It’s been 13 years since swiping key tags in Bristol, Rhode Island at Roger William University’s brand new athletic center. Between my sister who went to Providence College and myself at RWU at the same time, we had to fight for the largest financial aid packages we could get. That included “Work Study” hours. Even typing “Work Study” makes me “lol”.
Being a biology major and RWU Rugby player made me a perfect fit for working at the athletic center. I applied for that “Work Study” position and received it. There was no way I was going to be left getting the cafeteria work-study position scrubbing dishes. I was paid $40 a week to ask students to check-in before using the gym. You know what costs $40 back in 2003? An 1/8th of swag and that’s what I bought after getting each paycheck (if you don’t know what swag is I’m not going to explain it). Fast forward to sophomore year when I was booked for marijuana possession and given community service. Guess what job I got for community service? Scrubbing dishes in the fucking cafeteria (insert audio of Elton John’s “Circle of Life”).
What’s the point? Well, I consider that work-study job the beginning of my professional career in the fitness industry. Over the last 13 years I have worked in numerous fitness sectors, facilities, and locations. I have met hundreds, if not thousands, of personal trainers. Lots of good ones, lots of shitty ones, creeps, losers, and a few great ones.
If you’re training the general population I believe that the amount of exercise science knowledge can be pretty limited to gain adequate results with clients. As long as your staying out of specialty populations like the unhealthy, or on the flip side, athletes, you can do fine with your run of the mill personal training certificate. The amount of knowledge and accolades never seemed to be the difference maker among trainers and their financial success at their facility. It always came down to their ability to get clients and sell. It was the software that mattered in the end, not the hardware or the resume.
So why don’t all good trainers sell well?
Besides their being absolutely zero sales or business education in Exercise Science programs I think it comes down to the trainer’s fear and sympathy or “niceness”. Trainers are often extremely caring individuals. It’s a requirement of the job. In some cases you have to care more about the client’s success than they do. The job hinges on human interaction.
“Sales” has the reputation of being sleazy. It’s an “anything for the dollar” game. We think of the insurance or car salesman just trying to close the deal with the best margin for them to benefit. It doesn’t seem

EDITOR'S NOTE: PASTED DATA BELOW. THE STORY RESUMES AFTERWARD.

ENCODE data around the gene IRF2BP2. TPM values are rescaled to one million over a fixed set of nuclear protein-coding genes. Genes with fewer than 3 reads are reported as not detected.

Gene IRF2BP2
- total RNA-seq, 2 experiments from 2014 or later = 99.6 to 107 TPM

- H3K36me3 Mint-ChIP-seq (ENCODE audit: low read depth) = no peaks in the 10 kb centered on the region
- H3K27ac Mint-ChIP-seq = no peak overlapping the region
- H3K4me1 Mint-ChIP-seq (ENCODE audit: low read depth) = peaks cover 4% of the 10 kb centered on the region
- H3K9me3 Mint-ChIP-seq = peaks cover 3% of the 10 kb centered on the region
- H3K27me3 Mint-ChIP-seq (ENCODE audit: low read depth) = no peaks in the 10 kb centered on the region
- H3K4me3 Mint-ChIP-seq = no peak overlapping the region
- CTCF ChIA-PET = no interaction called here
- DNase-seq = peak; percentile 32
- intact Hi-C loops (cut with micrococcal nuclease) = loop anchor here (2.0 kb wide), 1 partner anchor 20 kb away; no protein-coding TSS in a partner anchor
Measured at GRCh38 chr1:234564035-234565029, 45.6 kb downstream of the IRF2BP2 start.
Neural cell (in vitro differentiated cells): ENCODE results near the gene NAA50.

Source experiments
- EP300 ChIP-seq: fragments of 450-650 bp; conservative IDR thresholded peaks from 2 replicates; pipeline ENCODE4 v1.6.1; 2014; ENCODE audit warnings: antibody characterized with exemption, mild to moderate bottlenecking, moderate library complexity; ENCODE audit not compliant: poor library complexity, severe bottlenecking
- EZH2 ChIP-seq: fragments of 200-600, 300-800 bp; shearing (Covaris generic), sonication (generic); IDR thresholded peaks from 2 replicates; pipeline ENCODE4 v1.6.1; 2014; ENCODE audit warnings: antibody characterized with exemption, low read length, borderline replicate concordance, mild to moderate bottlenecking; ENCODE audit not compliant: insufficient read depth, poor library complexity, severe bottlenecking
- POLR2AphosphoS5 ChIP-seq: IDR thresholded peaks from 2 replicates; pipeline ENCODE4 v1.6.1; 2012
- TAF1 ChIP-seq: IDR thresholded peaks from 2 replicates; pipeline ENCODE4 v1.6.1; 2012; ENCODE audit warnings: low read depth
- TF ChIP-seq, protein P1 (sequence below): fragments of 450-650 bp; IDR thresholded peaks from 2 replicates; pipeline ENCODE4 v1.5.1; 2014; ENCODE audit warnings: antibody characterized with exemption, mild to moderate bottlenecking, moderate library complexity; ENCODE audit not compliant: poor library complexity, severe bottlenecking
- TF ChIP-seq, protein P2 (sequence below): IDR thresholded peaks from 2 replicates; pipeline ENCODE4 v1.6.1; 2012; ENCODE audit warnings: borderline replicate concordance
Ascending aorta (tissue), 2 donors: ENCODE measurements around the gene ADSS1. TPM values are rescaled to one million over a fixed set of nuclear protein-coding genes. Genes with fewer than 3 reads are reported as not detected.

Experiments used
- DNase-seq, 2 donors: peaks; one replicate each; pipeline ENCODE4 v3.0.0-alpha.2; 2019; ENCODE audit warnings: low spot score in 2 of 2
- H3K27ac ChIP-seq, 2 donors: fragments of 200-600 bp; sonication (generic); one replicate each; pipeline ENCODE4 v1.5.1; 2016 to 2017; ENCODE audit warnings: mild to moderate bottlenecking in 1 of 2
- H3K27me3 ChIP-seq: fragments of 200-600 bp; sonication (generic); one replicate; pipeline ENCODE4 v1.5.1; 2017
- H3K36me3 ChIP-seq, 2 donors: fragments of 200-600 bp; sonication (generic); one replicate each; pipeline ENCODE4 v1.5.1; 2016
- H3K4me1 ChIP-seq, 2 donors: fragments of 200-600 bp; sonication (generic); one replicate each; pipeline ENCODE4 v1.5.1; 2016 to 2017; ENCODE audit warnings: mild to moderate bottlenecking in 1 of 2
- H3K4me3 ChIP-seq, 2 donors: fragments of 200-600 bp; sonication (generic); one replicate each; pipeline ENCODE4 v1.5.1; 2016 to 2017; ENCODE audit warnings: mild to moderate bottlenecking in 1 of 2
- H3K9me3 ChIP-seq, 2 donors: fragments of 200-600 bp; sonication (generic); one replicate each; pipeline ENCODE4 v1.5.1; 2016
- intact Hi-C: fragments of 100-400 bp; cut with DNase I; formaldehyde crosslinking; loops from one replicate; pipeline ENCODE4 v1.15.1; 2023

But fear not Personal Trainers. I’m going to tell you to not be afraid of sales. We aren’t car salesman. What you do has personal and internal value. You sell health, not a mini-van that you secretly know needs a new timing belt in 15k miles. People are coming to you for that health, so help them!
I have always loved creator of the Personal Training Development Center Jon Goodman’s quote which goes something like, “Rule #1. Do a great job. Rule #2. Tell everyone about it.” He then follows up with, “Rule #3. Never skip rule #1″. There is no shame in selling personal training packages if you do a great job! Promoting the great job you do is part of the job.
You’re a plumber. You’re the best plumber, actually. But you’re not big on self-promotion and your “niceness” doesn’t allow you to close a deal on a potential client, Client A. Client A then goes to Google and goes with the plumber in the area that pop’s up on the search engine first. He sucks and Client A gets terrible plumbing service. Thanks to your “niceness” and fear of self-promotion Client A is worse off and it’s because you let that happen. That’s not “nice” at all.
I see the same thing happen in the fitness industry. You need to not fear self-promotion and sales. If you’re hesitant remind yourself that you’re good at what you do and the product you get to sell really truly helps people in a way that no other product can. Don’t keep it to yourself. Tell people about your product. Your, unequivocal, sometimes like changing, product.
Don’t judge your level of success as a trainer by your job titles, accolades, certifications, and degrees. Your success is defined by the amount of people you are able to help and reach on another level. Getting over your fear of self-promotion and sales and the idea that selling is “sleazy” or not nice is necessary. Your future clients will thank you for it.